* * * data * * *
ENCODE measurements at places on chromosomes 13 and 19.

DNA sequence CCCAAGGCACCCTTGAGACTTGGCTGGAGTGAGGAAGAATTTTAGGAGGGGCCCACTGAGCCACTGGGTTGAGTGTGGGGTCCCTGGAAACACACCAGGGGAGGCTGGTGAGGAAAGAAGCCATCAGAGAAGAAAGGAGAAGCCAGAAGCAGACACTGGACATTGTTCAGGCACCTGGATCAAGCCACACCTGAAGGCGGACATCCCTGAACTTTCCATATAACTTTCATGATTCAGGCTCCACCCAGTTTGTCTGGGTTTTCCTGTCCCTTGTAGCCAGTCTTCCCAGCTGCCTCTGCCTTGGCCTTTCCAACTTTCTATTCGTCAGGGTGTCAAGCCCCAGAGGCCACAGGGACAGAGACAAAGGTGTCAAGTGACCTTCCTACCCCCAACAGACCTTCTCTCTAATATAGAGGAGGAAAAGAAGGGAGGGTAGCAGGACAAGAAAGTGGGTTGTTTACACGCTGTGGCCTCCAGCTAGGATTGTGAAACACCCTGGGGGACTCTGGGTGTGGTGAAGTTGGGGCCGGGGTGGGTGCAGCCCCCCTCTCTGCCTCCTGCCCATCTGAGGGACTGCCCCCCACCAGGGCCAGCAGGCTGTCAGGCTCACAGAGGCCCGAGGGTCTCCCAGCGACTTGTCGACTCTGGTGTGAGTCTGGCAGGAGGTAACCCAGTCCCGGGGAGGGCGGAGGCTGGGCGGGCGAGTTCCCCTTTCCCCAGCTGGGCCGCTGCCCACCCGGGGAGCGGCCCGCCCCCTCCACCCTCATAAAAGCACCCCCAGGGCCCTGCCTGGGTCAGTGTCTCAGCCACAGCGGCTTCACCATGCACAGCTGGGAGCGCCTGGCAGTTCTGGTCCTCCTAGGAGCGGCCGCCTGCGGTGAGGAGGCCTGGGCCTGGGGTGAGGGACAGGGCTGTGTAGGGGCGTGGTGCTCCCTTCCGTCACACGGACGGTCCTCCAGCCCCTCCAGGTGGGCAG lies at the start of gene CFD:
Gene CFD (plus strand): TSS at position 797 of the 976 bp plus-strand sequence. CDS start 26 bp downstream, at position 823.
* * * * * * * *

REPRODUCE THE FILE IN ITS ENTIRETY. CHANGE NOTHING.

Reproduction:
ENCODE measurements at places on chromosomes 13 and 19.

DNA sequence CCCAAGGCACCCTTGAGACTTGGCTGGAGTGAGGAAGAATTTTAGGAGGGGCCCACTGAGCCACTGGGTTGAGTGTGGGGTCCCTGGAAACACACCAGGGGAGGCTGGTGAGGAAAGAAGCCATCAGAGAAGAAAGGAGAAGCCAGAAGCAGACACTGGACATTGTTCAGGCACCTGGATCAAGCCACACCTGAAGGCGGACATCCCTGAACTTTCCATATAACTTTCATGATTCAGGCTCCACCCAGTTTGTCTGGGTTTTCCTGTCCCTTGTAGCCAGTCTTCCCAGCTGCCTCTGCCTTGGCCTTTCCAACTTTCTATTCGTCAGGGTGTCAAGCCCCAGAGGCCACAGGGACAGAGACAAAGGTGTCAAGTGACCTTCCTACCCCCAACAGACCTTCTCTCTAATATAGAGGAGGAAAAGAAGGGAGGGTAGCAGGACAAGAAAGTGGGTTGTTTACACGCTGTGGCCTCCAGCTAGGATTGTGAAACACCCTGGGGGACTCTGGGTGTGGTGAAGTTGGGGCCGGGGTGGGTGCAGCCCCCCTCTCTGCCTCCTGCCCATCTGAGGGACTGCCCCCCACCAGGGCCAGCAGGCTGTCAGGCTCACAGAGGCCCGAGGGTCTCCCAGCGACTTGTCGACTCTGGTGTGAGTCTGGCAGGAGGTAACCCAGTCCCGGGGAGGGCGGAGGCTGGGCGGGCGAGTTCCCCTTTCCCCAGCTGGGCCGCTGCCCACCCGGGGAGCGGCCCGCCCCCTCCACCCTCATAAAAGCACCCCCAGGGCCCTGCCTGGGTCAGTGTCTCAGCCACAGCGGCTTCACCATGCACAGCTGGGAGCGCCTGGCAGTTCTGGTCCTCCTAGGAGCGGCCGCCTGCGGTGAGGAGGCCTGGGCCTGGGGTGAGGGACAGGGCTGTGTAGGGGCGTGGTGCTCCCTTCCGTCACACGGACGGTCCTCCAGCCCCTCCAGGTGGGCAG lies at the start of gene CFD:
Gene CFD (plus strand): TSS at position 797 of the 976 bp plus-strand sequence. CDS start 26 bp downstream, at position 823.